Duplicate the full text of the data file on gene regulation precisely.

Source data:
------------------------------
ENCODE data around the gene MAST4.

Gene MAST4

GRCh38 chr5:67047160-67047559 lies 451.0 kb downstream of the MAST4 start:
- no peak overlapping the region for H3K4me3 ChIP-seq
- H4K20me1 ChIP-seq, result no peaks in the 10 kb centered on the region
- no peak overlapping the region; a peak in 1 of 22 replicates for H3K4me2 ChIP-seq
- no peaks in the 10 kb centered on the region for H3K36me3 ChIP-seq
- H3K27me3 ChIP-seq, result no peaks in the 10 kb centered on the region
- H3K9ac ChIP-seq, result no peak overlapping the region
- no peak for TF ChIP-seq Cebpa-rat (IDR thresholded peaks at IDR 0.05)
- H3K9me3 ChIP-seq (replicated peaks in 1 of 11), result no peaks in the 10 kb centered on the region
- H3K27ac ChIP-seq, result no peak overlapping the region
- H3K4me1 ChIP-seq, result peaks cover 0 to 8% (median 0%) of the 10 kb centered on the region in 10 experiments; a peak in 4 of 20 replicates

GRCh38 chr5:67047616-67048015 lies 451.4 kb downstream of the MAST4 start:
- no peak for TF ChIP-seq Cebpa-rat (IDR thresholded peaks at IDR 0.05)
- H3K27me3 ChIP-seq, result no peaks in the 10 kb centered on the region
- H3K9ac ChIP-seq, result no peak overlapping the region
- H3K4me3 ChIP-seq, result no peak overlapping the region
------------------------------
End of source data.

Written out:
ENCODE data around the gene MAST4.

Gene MAST4

GRCh38 chr5:67047160-67047559 lies 451.0 kb downstream of the MAST4 start:
- no peak overlapping the region for H3K4me3 ChIP-seq
- H4K20me1 ChIP-seq, result no peaks in the 10 kb centered on the region
- no peak overlapping the region; a peak in 1 of 22 replicates for H3K4me2 ChIP-seq
- no peaks in the 10 kb centered on the region for H3K36me3 ChIP-seq
- H3K27me3 ChIP-seq, result no peaks in the 10 kb centered on the region
- H3K9ac ChIP-seq, result no peak overlapping the region
- no peak for TF ChIP-seq Cebpa-rat (IDR thresholded peaks at IDR 0.05)
- H3K9me3 ChIP-seq (replicated peaks in 1 of 11), result no peaks in the 10 kb centered on the region
- H3K27ac ChIP-seq, result no peak overlapping the region
- H3K4me1 ChIP-seq, result peaks cover 0 to 8% (median 0%) of the 10 kb centered on the region in 10 experiments; a peak in 4 of 20 replicates

GRCh38 chr5:67047616-67048015 lies 451.4 kb downstream of the MAST4 start:
- no peak for TF ChIP-seq Cebpa-rat (IDR thresholded peaks at IDR 0.05)
- H3K27me3 ChIP-seq, result no peaks in the 10 kb centered on the region
- H3K9ac ChIP-seq, result no peak overlapping the region
- H3K4me3 ChIP-seq, result no peak overlapping the region